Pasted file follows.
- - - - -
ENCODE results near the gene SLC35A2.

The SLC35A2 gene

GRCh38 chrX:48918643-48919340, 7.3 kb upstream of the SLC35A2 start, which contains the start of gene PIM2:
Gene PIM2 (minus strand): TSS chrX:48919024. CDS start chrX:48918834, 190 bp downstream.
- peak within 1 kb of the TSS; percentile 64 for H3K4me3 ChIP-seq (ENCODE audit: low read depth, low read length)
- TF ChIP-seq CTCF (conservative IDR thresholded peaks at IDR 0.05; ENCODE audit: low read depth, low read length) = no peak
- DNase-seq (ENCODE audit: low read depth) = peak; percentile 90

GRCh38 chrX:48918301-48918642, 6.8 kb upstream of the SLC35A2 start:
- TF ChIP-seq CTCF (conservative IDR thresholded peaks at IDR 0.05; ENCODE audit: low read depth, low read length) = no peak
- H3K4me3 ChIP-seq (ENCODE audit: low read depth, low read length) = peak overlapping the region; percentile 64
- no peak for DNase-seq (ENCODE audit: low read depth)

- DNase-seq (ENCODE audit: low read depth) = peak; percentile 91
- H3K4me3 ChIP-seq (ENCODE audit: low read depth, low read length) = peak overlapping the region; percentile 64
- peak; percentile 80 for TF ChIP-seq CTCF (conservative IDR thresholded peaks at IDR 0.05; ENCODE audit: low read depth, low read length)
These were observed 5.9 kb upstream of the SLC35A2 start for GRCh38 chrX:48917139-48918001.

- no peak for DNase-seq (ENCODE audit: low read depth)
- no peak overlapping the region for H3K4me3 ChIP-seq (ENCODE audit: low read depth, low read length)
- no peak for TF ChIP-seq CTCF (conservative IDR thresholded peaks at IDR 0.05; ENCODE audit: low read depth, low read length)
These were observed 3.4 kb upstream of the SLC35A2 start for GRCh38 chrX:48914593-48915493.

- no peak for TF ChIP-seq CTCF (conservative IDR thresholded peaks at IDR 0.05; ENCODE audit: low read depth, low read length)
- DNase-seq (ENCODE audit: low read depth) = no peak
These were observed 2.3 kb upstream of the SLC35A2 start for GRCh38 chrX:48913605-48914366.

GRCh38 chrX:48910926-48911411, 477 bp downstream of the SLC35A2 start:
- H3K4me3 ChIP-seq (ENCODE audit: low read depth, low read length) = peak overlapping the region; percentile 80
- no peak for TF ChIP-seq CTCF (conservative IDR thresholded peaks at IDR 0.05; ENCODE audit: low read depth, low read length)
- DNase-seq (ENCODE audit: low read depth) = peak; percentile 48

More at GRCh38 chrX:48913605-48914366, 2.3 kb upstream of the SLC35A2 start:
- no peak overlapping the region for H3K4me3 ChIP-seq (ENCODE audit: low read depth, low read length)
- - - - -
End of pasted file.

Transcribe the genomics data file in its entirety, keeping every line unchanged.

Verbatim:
ENCODE results near the gene SLC35A2.

The SLC35A2 gene

GRCh38 chrX:48918643-48919340, 7.3 kb upstream of the SLC35A2 start, which contains the start of gene PIM2:
Gene PIM2 (minus strand): TSS chrX:48919024. CDS start chrX:48918834, 190 bp downstream.
- peak within 1 kb of the TSS; percentile 64 for H3K4me3 ChIP-seq (ENCODE audit: low read depth, low read length)
- TF ChIP-seq CTCF (conservative IDR thresholded peaks at IDR 0.05; ENCODE audit: low read depth, low read length) = no peak
- DNase-seq (ENCODE audit: low read depth) = peak; percentile 90

GRCh38 chrX:48918301-48918642, 6.8 kb upstream of the SLC35A2 start:
- TF ChIP-seq CTCF (conservative IDR thresholded peaks at IDR 0.05; ENCODE audit: low read depth, low read length) = no peak
- H3K4me3 ChIP-seq (ENCODE audit: low read depth, low read length) = peak overlapping the region; percentile 64
- no peak for DNase-seq (ENCODE audit: low read depth)

- DNase-seq (ENCODE audit: low read depth) = peak; percentile 91
- H3K4me3 ChIP-seq (ENCODE audit: low read depth, low read length) = peak overlapping the region; percentile 64
- peak; percentile 80 for TF ChIP-seq CTCF (conservative IDR thresholded peaks at IDR 0.05; ENCODE audit: low read depth, low read length)
These were observed 5.9 kb upstream of the SLC35A2 start for GRCh38 chrX:48917139-48918001.

- no peak for DNase-seq (ENCODE audit: low read depth)
- no peak overlapping the region for H3K4me3 ChIP-seq (ENCODE audit: low read depth, low read length)
- no peak for TF ChIP-seq CTCF (conservative IDR thresholded peaks at IDR 0.05; ENCODE audit: low read depth, low read length)
These were observed 3.4 kb upstream of the SLC35A2 start for GRCh38 chrX:48914593-48915493.

- no peak for TF ChIP-seq CTCF (conservative IDR thresholded peaks at IDR 0.05; ENCODE audit: low read depth, low read length)
- DNase-seq (ENCODE audit: low read depth) = no peak
These were observed 2.3 kb upstream of the SLC35A2 start for GRCh38 chrX:48913605-48914366.

GRCh38 chrX:48910926-48911411, 477 bp downstream of the SLC35A2 start:
- H3K4me3 ChIP-seq (ENCODE audit: low read depth, low read length) = peak overlapping the region; percentile 80
- no peak for TF ChIP-seq CTCF (conservative IDR thresholded peaks at IDR 0.05; ENCODE audit: low read depth, low read length)
- DNase-seq (ENCODE audit: low read depth) = peak; percentile 48

More at GRCh38 chrX:48913605-48914366, 2.3 kb upstream of the SLC35A2 start:
- no peak overlapping the region for H3K4me3 ChIP-seq (ENCODE audit: low read depth, low read length)